California ERISA Lawsuit Settled for $2.75 Million
In was ten years ago, in 2007 that current and former employees of pharmaceutical giant Amgen Inc. filed an ERISA lawsuit in US District Court for the Central District of California over accusations that the corporation and its agents breached their fiduciary duties under ERISA by offering Amgen stock as an option for investment. Plaintiffs held that Amgen and its representatives knew, or should have known that safety concerns swirling around two anemia drugs within the Amgen banner posed a risk to the company’s stock value.
To that end, the plaintiffs asserted that Amgen stock was overvalued for the purposes of their investment, and subsequent returns. The stock price for Amgen did, indeed fall in 2007 when Amgen went public with regard to off-label marketing efforts associated with the two drugs.
Off-label marketing of drugs for indications outside the boundaries of FDA approvals is illegal activity for manufacturers. Doctors and other qualifying healthcare professionals have the medical and legal authority to step outside the bounds of the US Food and Drug Administration should they feel a particular drug would be of benefit to a patient, regardless of whether, or not the FDA has sanctioned the drug for that particular purpose.
It was alleged by plaintiffs in the ERISA lawsuit that revelations concerning the off-label marketing devalued Amgen stock, as did news about safety concerns.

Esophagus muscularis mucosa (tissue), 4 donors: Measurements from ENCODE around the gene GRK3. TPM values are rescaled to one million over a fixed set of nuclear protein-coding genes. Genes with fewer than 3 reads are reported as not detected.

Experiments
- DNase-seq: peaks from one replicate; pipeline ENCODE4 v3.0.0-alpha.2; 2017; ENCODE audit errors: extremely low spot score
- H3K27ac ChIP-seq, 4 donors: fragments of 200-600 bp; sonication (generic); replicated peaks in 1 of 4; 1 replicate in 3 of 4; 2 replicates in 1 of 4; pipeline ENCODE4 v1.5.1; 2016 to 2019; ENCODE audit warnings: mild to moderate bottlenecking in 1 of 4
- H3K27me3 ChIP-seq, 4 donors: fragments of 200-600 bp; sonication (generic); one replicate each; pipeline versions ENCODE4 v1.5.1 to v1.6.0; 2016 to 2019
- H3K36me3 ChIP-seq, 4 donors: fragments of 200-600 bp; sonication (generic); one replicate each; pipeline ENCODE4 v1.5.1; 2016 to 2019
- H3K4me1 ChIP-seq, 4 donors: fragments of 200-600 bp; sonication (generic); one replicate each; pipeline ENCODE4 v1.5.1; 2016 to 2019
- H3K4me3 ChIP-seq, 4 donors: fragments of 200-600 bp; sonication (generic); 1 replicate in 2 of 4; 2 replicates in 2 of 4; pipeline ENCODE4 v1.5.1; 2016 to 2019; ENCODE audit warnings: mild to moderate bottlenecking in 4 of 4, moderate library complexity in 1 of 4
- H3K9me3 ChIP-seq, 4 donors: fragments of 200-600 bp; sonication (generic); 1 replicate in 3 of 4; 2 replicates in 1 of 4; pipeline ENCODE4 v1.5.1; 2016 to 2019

ERISA fiduciaries are required, under law, to act according to the best interests of investors and employees enrolled in retirement savings plans, rather than those of the sponsoring company. Investors in retirement plans have a relatively short window within which to raise capital to fund retirement, and rarely can afford unnecessary losses.
The Employee Retirement Income Security Act lawsuit ran a tumultuous path, landing at the US Supreme Court following original appeals considered by the Ninth Circuit. On two occasions the Supreme Court remanded the case back to the Ninth Circuit. The most recent remand occurred a year ago January, when the Supreme Court ordered the Ninth Circuit to reconsider a ruling reviving the case, saying the appellate court failed to consider whether the complaint plausibly alleged that a prudent fiduciary in the same position could have taken an alternative action that would not have done “more harm than good.”
In the midst of all that, in September of last year the two parties reached a settlement deal. On November 26, US District Judge Philip S. Gutierrez gave preliminary approval to the $2.75 million ERISA settlement, ending a protracted legal journey for all parties concerned.
The California ERISA lawsuit is Steve Harris et al v. Amgen, Inc. et al, Case No. 2:07-cv-05442, in the US District Court for the Central District of California. Amgen maintains its headquarters at Thousand Oaks, California.